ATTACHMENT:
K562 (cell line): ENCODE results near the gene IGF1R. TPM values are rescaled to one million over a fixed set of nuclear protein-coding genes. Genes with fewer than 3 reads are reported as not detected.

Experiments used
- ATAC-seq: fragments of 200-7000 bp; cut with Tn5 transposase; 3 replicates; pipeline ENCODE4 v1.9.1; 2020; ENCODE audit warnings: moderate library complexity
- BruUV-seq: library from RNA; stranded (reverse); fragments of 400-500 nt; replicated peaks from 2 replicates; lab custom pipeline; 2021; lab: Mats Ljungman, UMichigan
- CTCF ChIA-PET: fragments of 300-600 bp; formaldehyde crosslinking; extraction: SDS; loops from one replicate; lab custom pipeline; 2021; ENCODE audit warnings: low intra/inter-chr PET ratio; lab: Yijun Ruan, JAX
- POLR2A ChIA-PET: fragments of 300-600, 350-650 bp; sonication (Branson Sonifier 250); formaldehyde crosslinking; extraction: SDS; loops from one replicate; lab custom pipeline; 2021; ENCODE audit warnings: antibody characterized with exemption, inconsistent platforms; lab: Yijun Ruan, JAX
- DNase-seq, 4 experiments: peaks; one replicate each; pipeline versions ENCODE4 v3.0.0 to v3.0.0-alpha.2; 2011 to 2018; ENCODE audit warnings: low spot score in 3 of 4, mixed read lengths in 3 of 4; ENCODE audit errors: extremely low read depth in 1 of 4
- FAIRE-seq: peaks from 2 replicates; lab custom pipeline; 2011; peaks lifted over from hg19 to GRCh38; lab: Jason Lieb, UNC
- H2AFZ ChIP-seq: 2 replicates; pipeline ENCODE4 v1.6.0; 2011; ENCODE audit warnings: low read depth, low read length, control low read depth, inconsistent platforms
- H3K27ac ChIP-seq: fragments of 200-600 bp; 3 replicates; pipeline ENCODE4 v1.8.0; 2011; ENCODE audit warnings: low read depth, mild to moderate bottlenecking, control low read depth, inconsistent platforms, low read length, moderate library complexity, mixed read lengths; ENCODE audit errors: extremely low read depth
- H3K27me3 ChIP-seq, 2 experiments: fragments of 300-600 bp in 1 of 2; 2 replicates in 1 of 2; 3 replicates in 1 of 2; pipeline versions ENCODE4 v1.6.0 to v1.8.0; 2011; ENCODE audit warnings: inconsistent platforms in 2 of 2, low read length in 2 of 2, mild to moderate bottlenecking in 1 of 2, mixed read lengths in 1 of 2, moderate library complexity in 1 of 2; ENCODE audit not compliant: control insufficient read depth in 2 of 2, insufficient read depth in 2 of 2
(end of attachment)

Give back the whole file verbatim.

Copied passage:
K562 (cell line): ENCODE results near the gene IGF1R. TPM values are rescaled to one million over a fixed set of nuclear protein-coding genes. Genes with fewer than 3 reads are reported as not detected.

Experiments used
- ATAC-seq: fragments of 200-7000 bp; cut with Tn5 transposase; 3 replicates; pipeline ENCODE4 v1.9.1; 2020; ENCODE audit warnings: moderate library complexity
- BruUV-seq: library from RNA; stranded (reverse); fragments of 400-500 nt; replicated peaks from 2 replicates; lab custom pipeline; 2021; lab: Mats Ljungman, UMichigan
- CTCF ChIA-PET: fragments of 300-600 bp; formaldehyde crosslinking; extraction: SDS; loops from one replicate; lab custom pipeline; 2021; ENCODE audit warnings: low intra/inter-chr PET ratio; lab: Yijun Ruan, JAX
- POLR2A ChIA-PET: fragments of 300-600, 350-650 bp; sonication (Branson Sonifier 250); formaldehyde crosslinking; extraction: SDS; loops from one replicate; lab custom pipeline; 2021; ENCODE audit warnings: antibody characterized with exemption, inconsistent platforms; lab: Yijun Ruan, JAX
- DNase-seq, 4 experiments: peaks; one replicate each; pipeline versions ENCODE4 v3.0.0 to v3.0.0-alpha.2; 2011 to 2018; ENCODE audit warnings: low spot score in 3 of 4, mixed read lengths in 3 of 4; ENCODE audit errors: extremely low read depth in 1 of 4
- FAIRE-seq: peaks from 2 replicates; lab custom pipeline; 2011; peaks lifted over from hg19 to GRCh38; lab: Jason Lieb, UNC
- H2AFZ ChIP-seq: 2 replicates; pipeline ENCODE4 v1.6.0; 2011; ENCODE audit warnings: low read depth, low read length, control low read depth, inconsistent platforms
- H3K27ac ChIP-seq: fragments of 200-600 bp; 3 replicates; pipeline ENCODE4 v1.8.0; 2011; ENCODE audit warnings: low read depth, mild to moderate bottlenecking, control low read depth, inconsistent platforms, low read length, moderate library complexity, mixed read lengths; ENCODE audit errors: extremely low read depth
- H3K27me3 ChIP-seq, 2 experiments: fragments of 300-600 bp in 1 of 2; 2 replicates in 1 of 2; 3 replicates in 1 of 2; pipeline versions ENCODE4 v1.6.0 to v1.8.0; 2011; ENCODE audit warnings: inconsistent platforms in 2 of 2, low read length in 2 of 2, mild to moderate bottlenecking in 1 of 2, mixed read lengths in 1 of 2, moderate library complexity in 1 of 2; ENCODE audit not compliant: control insufficient read depth in 2 of 2, insufficient read depth in 2 of 2